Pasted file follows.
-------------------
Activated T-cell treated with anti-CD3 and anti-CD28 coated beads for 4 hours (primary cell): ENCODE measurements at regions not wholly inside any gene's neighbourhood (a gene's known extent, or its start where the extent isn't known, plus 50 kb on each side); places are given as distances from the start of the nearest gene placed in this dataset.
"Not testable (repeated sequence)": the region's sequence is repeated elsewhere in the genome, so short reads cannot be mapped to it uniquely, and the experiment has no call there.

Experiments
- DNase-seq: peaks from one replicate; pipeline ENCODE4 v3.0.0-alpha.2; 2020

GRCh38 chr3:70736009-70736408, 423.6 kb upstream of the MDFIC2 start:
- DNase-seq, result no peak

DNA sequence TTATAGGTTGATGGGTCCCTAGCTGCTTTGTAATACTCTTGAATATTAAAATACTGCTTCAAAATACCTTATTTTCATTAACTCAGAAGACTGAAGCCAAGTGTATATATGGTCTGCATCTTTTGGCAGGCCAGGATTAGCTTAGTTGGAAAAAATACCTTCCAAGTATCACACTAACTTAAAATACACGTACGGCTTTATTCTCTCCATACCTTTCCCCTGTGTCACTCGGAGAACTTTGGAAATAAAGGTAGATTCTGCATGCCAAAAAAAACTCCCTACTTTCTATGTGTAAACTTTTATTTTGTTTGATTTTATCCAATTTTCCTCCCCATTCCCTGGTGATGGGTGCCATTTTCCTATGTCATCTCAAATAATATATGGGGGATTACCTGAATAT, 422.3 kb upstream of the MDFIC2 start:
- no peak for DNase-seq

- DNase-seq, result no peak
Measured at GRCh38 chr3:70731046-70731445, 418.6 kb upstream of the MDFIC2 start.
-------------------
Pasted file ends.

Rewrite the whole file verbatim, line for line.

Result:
Activated T-cell treated with anti-CD3 and anti-CD28 coated beads for 4 hours (primary cell): ENCODE measurements at regions not wholly inside any gene's neighbourhood (a gene's known extent, or its start where the extent isn't known, plus 50 kb on each side); places are given as distances from the start of the nearest gene placed in this dataset.
"Not testable (repeated sequence)": the region's sequence is repeated elsewhere in the genome, so short reads cannot be mapped to it uniquely, and the experiment has no call there.

Experiments
- DNase-seq: peaks from one replicate; pipeline ENCODE4 v3.0.0-alpha.2; 2020

GRCh38 chr3:70736009-70736408, 423.6 kb upstream of the MDFIC2 start:
- DNase-seq, result no peak

DNA sequence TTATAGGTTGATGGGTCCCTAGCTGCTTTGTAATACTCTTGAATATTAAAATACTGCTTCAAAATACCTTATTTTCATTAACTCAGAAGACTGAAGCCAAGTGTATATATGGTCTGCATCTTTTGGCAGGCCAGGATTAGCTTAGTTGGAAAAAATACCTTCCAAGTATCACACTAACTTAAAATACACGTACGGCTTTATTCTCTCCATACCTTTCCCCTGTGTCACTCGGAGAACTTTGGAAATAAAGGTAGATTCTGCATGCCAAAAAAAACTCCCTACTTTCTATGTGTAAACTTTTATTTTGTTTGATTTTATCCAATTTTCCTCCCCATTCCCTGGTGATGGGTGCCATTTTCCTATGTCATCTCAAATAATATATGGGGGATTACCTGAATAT, 422.3 kb upstream of the MDFIC2 start:
- no peak for DNase-seq

- DNase-seq, result no peak
Measured at GRCh38 chr3:70731046-70731445, 418.6 kb upstream of the MDFIC2 start.